Posts Tagged ‘team’



What’s My Motivation? How to Reward Your Team

Understanding how to motivate people is key in any business and specially in non-profits. Early in life I thought most people were motivated by cash. After all happiness comes with more stuff, right? Well, that’s not been my experience. While most of us want to live well, most people I know would give money for the satisfaction of doing something they love. While I still have a long way to go in becoming a better manager of people, here’s a few things I’ve learned over the years. Praise publicly, criticize privately. There’s nothing more encouraging to a team member than the praise of a superior in a public setting. The opposite, however, is true for criticism. Over the years I have made the mistake of inverting this equation with dire consequences. Take a chance. Everyone wants to have an impact in their work environment. One of the most motivational things…

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Selfishness: a Team Killer

Some call it self preservation. I call it selfishness. As a consultant I see selfishness and a lack of respect for the team that happens in most organizations, including in ministry. But this less-than-ideal motivation is often masked as an altruistic quality by its offender. Here are few examples of how people hide their selfishness in business settings. The Exaggerator. He makes the problem bigger and more dire than it really is so he can assure his request gets funded. His new computer is way more important than anyone else’s. In my experience, people in IT have the corner on this one. Throw in a few jargon words like API, SAS followed by “security breach” and the boss is asking how soon he can have that computer set up. The Diva. Everyone knows that if she doesn’t get her way, there’s going to be a meltdown soon. The Diva’s project,…

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To Build a Winning Team, Talent is Not Enough

Sometimes the team with the most talent loses. The 2006 Brazilian National team was the favorite to win the World Cup. They were touted as, potentially, the most talented soccer team ever assembled. Yet, the world favorite was eliminated during the quarter finals much to the disappointment of Brazilians worldwide, including yours truly. What happened? How can so much raw talent, experience, and stardom result in such a poor performance? While some blame Brazil’s coach, Parreira, most of us saw clearly the problem play itself out on the field: superstars who could not play together as a team. It was obvious that the players were more preoccupied in looking good individually than winning games together. Individually, they were the best in the world; together, however, they were less than the sum total of their talents. All the talent, pride and praise of Brazil’s “jogo bonito (translated, “the beautiful game”), could…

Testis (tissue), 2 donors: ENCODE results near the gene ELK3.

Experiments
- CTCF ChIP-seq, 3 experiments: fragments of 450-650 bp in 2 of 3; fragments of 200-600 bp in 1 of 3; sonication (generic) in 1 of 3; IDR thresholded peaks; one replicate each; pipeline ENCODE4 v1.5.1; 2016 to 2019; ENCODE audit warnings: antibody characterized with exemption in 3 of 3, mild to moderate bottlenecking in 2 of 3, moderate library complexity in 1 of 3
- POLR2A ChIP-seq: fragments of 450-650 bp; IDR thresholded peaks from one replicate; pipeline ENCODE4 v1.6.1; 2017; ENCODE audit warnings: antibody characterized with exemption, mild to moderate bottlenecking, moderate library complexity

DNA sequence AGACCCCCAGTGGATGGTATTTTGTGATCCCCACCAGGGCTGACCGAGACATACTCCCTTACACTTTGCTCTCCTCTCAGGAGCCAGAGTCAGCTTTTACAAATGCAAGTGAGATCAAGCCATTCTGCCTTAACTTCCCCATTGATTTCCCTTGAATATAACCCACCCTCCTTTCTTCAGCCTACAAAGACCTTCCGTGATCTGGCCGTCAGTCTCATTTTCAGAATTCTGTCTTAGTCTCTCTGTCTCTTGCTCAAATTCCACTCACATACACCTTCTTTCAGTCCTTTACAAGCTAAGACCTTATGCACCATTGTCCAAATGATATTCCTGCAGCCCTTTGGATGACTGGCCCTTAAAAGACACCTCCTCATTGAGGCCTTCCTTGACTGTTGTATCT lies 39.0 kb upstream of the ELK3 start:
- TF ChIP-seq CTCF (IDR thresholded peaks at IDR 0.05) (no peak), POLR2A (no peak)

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Five Professional Types That Can Derail Your Team

You don’t wan to mess with these guys, much less have them on your staff. If any of these professional types finds his way into your team, make sure you deal with them swiftly and remove them from power as soon as possible. In my experience, the longer they stay, the faster your business or ministry will be derailed. It’s not a matter of if, but of when. Old School Board. No these are not school board members who are old, but old board members who have lost touch with anything current. “Social media? That’s just an0ther fad.” I have seen more dynamic ideas die during ministry presentations due to board members’ inabilities to grasp the importance and significance of communicating with digital natives. If your board has more people in their 70s and 80s than people in their 30s and 40s you might be in trouble, serious trouble. IT…

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You Can Cultivate Talent But Not Teach It